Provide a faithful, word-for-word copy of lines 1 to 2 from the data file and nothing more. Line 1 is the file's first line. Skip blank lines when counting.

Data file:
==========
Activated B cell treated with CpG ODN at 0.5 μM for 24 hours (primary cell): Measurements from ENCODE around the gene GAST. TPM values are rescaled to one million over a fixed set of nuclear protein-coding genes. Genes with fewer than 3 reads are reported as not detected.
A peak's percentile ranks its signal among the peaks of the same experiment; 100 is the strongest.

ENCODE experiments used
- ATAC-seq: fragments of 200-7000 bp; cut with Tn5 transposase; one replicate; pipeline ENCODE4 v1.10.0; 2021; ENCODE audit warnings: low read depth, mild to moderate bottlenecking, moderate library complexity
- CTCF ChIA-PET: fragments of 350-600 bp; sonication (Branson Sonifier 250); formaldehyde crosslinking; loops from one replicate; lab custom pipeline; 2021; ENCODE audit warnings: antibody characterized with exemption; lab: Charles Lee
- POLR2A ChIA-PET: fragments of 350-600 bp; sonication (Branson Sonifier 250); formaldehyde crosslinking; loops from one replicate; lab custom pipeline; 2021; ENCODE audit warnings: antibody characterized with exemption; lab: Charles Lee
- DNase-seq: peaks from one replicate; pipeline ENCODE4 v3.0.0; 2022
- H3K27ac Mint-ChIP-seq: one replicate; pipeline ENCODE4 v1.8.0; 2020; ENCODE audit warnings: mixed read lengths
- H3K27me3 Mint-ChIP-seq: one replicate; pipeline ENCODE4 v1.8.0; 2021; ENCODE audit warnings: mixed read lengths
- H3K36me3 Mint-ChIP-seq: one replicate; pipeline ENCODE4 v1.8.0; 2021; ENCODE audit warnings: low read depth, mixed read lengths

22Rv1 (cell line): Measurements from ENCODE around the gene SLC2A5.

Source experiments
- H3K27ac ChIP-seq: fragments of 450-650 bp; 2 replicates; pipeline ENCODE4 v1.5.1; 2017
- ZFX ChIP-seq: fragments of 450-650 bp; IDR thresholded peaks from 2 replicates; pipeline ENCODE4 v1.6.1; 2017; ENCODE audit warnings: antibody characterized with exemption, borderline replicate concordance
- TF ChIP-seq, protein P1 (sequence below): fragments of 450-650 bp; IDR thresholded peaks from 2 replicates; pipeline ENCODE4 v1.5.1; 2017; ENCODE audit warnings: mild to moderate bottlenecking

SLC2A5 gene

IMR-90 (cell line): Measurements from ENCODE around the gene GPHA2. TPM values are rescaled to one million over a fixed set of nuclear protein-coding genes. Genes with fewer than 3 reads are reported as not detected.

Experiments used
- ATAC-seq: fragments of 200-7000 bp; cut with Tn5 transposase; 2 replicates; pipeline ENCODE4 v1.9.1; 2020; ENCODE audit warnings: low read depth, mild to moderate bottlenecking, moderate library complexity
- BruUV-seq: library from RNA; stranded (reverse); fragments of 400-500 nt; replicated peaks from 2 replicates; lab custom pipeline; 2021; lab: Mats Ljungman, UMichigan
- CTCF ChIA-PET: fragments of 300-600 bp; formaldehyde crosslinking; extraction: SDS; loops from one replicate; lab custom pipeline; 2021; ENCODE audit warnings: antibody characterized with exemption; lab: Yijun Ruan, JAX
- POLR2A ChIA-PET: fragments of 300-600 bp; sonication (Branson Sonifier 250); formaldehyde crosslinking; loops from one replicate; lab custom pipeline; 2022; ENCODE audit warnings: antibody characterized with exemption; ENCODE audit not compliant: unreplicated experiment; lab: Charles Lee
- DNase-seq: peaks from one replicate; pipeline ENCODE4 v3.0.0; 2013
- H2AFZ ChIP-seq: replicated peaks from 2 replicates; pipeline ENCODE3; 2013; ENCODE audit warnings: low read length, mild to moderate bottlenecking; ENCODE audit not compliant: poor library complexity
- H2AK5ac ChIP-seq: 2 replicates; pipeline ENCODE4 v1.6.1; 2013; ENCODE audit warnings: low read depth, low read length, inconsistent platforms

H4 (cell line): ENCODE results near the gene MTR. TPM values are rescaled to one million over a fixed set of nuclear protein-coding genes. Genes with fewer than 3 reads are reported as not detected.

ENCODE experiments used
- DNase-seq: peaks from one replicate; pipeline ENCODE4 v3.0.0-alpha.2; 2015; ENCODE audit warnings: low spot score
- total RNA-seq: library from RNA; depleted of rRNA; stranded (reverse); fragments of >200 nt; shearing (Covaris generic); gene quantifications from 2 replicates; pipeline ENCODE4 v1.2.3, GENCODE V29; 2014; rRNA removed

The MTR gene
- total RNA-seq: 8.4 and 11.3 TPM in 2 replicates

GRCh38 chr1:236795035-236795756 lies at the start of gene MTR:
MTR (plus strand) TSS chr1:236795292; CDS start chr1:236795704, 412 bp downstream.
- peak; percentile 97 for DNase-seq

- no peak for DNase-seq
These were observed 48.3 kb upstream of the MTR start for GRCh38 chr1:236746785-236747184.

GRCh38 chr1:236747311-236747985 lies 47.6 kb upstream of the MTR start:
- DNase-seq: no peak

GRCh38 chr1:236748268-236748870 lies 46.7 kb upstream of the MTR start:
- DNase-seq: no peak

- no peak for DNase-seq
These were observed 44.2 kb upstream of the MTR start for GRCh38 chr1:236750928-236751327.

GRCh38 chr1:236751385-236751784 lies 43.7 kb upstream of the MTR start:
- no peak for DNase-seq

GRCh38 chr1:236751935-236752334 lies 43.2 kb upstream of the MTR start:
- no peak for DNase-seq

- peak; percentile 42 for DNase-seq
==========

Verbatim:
Activated B cell treated with CpG ODN at 0.5 μM for 24 hours (primary cell): Measurements from ENCODE around the gene GAST. TPM values are rescaled to one million over a fixed set of nuclear protein-coding genes. Genes with fewer than 3 reads are reported as not detected.
A peak's percentile ranks its signal among the peaks of the same experiment; 100 is the strongest.